Wish You Were Here
State Fair Records
The arrival of a new year puts us all in a reflective mood, but 2019 seems more than averagely uncertain. It’s only natural to feel some anxiety, hopefully mixed with eager anticipation, when the storm clouds are gathering. Here, at Whiskey Preachin, the new year turns our thoughts to the treasures that await us, the sounds that will flip our wigs and the grooves that will define our good times for the next twelve months. How long will it be before the first big album of the new year hits our speakers and fills our hearts. Well, not long at all, it turns out.
The year had hardly got under way when this beauty of an album came a’knocking. I’d been looking forward to hearing more from Joshua Ray Walker since playing the first single, Working Girl, from his up-coming debut album, Wish You Were Here, on the WP radio Show back in September (www.whiskeypreachin.com/radio). The song shows up as the third track on the album, a bopping slice of 21st century country rock that manages to put an infectious groove and a jaunty attitude to the story of a young woman who has found it necessary to do “what she gotta do to get by”. Appetite whetted, I was keen to get stuck into the full meal.
Wish You Were Here is an album that might usually be expected from an artist with something of a back catalogue to stand on, rather than an opening gambit. The truth of the matter is that Joshua Ray Walker has been honing these songs for the last decade, only now delivering them to the wider world. Worth the wait? Most definitely, yes. Walker’s story telling is first-rate, gifting emotionally articulate songs penned by a craftsman and delivered with a voice that mesmerises the listener. Listen to the purity and clarity of Walker’s delivery on Lot Lizard, the latest single to be pulled from the album, the way his voice flips to the higher register so effortlessly. This is a performer who has spent serious time perfecting his art, his writing and his performance. Pure class.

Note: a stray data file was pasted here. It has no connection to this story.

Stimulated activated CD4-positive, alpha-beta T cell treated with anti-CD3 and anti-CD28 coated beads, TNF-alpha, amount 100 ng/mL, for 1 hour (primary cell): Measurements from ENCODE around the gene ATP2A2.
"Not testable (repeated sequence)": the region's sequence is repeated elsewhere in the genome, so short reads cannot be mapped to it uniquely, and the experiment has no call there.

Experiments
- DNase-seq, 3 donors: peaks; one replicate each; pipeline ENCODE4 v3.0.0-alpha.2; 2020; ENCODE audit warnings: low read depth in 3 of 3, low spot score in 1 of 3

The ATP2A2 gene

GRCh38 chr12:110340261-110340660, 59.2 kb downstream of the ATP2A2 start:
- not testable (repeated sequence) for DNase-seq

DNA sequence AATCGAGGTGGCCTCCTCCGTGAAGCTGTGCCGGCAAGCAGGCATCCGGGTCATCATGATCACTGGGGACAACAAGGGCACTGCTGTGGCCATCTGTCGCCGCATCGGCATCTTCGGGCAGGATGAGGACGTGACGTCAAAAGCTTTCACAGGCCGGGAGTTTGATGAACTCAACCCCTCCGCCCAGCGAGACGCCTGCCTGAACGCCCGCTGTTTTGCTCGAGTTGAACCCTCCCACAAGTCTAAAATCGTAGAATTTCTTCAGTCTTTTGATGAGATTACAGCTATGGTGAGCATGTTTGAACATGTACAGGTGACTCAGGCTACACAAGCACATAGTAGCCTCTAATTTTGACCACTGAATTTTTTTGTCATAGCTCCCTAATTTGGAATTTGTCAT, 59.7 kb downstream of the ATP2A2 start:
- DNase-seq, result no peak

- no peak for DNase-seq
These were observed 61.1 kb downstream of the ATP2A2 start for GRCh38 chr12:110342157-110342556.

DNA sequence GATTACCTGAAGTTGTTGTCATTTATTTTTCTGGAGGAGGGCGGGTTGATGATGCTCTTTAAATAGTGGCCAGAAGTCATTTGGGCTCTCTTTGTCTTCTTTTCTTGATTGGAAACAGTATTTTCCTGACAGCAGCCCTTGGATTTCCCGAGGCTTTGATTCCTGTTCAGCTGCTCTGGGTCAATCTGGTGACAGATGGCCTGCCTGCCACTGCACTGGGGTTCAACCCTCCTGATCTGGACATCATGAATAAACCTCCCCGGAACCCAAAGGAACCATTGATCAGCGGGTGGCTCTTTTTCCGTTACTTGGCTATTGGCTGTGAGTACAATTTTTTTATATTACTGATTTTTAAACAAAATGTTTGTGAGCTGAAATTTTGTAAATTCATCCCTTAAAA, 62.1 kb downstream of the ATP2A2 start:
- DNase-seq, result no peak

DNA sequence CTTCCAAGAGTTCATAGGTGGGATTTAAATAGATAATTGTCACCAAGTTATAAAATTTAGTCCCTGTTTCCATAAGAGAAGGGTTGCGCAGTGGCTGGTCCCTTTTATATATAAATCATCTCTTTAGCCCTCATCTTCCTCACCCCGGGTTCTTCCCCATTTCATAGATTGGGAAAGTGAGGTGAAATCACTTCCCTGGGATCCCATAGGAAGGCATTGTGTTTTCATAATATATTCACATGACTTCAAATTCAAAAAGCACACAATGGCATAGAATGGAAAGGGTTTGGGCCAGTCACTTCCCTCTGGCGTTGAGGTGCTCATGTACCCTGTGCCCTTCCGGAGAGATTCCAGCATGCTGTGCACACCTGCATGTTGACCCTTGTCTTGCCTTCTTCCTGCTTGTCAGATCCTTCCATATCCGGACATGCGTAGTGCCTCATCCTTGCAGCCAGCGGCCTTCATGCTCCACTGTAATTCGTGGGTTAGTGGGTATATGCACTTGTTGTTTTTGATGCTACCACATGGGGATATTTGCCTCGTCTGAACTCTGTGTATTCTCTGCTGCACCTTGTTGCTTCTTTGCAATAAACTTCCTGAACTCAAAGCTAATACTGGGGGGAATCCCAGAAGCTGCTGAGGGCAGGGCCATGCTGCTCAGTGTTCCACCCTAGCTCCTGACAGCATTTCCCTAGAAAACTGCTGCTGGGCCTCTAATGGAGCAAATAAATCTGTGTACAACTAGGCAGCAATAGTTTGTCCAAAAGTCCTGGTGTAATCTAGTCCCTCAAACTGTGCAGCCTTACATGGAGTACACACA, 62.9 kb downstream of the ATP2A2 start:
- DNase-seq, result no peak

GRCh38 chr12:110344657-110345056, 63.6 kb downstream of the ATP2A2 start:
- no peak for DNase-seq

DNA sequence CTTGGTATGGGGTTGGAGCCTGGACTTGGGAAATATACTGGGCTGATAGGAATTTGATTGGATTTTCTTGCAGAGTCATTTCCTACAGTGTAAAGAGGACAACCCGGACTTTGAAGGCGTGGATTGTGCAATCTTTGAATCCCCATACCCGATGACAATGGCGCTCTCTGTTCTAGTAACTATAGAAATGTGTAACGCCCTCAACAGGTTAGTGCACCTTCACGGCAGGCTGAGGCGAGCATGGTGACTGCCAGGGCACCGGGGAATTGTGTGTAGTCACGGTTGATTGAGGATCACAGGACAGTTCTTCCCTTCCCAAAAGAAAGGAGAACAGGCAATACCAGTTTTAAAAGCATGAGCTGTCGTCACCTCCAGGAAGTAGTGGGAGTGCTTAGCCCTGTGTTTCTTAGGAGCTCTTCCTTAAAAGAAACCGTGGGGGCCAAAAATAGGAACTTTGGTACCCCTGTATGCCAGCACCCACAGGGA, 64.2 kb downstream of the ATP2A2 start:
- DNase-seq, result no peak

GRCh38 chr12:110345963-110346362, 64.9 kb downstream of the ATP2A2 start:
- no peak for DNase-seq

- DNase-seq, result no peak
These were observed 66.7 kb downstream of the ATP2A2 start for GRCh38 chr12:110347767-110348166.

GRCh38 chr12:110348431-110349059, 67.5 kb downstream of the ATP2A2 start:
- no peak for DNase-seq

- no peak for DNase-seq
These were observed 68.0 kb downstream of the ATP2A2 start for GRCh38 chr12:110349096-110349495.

I asked Joshua Ray Walker about his songs, his band and why he called the album Wish You Were Here.
There is already an album called Wish You Were Here. Why did you decide to use this title for your album?
I wanted to find a title that summed up the songs on the album, not just my name, a song title, or a lyric from one of the songs on the record. While brainstorming, the phrase 'Wish You Were Here' popped into my head, with no relation to Pink Floyd. The songs on this record deal with being disconnected from someone or something, so 'Wish You Were Here' just made sense to me.
Who is playing on the rest of the album? Is this your band, friends, people you have played with for years?
Drums - Trey Pendergrass: Trey has been a part of the music scene in Dallas for decades, but this was our first time working together. He was brought in by my producer John Pedigo. Tery was amazing to watch in the studio.
Bass - Billy Bones: Billy and I co-hosted a songwriter night in Dallas back in 2012 where I sang and played my original songs to people for the first time. Billy is an incredible songwriter and Bass player.
Rhythm Electric Guitar - Nathan Mongol Wells: Nathan and I have known each other since middle school, and I've played lead guitar for his band Ottoman Turks since 2012. Nathan is one of my best friends, and I think you can tell how much time we've spent playing together, based on how our guitar parts blend together on the record.